2nd Sunday after the Epiphany ( John 2:1-11)

Bethlehem Lutheran Church and Bethel Lutheran Church, Lebanon and Sweet Home, OR

2nd Sunday after the Epiphany + January 14, 2018

Text: John 2:1-11

Why did this wedding take place on Tuesday?  That’s what the 3rd day was, after all (Sunday is the first day, etc.).  The third day was the day of double blessing.  In creation, God saw what He had made and declared it good.  First, the separating of land and sea, and second the splendor of plant life.  Nevertheless, God blesses the third day, and so Jewish couples would get married on Tuesday.

 

But to talk about blessing when Jesus is present at this wedding, is to make this more than an event for one couple.  On this day of Double Blessing, the very One through whom that good came is present.  The Lord blesses marriage with His presence.

 

The Word of the Lord says in Psalm 127,

    Unless the Lord builds the house,

those who build it labor in vain.

       Unless the Lord watches over the city,

the watchman stays awake in vain.

    It is in vain that you rise up early

and go late to rest,

       eating the bread of anxious toil;

for he gives to his beloved sleep.

    Behold, children are a heritage from the Lord,

the fruit of the womb a reward.

    Like arrows in the hand of a warrior

are the children of one’s youth.

    Blessed is the man

who fills his quiver with them!

 

Of course we believe that God blessed marriage for Adam and Eve.  But the more incredible thing about Jesus being at this wedding is that God blesses marriage here, on our side of the fall into sin.

 

Just ask around though, and see how few marriages look blessed—if they last at all.  From our perspective, the double blessing upon marriage too often ends up being a sizeable material blessing for lawyers.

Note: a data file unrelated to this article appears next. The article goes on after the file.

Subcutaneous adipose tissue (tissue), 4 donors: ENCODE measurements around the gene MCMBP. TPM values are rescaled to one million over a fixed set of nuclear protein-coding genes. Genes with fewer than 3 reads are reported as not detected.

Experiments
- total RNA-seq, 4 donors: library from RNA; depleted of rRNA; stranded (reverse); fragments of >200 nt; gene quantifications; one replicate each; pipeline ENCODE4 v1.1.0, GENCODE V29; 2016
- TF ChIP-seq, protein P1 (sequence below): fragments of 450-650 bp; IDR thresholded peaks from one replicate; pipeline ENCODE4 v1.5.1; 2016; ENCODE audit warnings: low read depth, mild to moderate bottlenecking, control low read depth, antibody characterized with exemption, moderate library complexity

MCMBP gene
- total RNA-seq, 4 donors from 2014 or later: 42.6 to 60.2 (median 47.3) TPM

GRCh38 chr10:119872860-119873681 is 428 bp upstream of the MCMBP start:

If you’re looking for God’s blessing upon marriage, don’t look below.  The reason God blesses marriage is the same reason He sets the Third Day apart as sacred.

 

Jesus is at this wedding as one who is engaged (not in the ordinary sense).  He has promised Himself to His Bride, the faithful people of God, the Church.  For Him, marriage is not first something we do in commitment to each other; it’s what He does for His redeemed

 

25…Christ loved the church and gave himself up for her, 26that he might sanctify her, having cleansed her by the washing of water with the word, 27so that he might present the church to himself in splendor, without spot or wrinkle or any such thing, that she might be holy and without blemish.” (Ephesians 5:25–27)

 

The gift He gave His bride was His own life to save her from death, His own blood to wash her from filth, and His own righteousness with which He clothes her.

 

For Christ and His Bride, the Church, the Third Day truly is a day of double blessing, for it is the day on which He completed His great act of love and faithfulness.  For Him and His Bride, it is not “till death do you part” but “to be united unto eternal life.”

 

It’s God’s will that our earthly marriages reflect that as much as we are able.  Yet for sinful husbands and wives, repentant divorcees, and grieving widows, our Bridegroom’s double blessing gives forgiveness, renewal, and everlasting hope.

 

 

 

 

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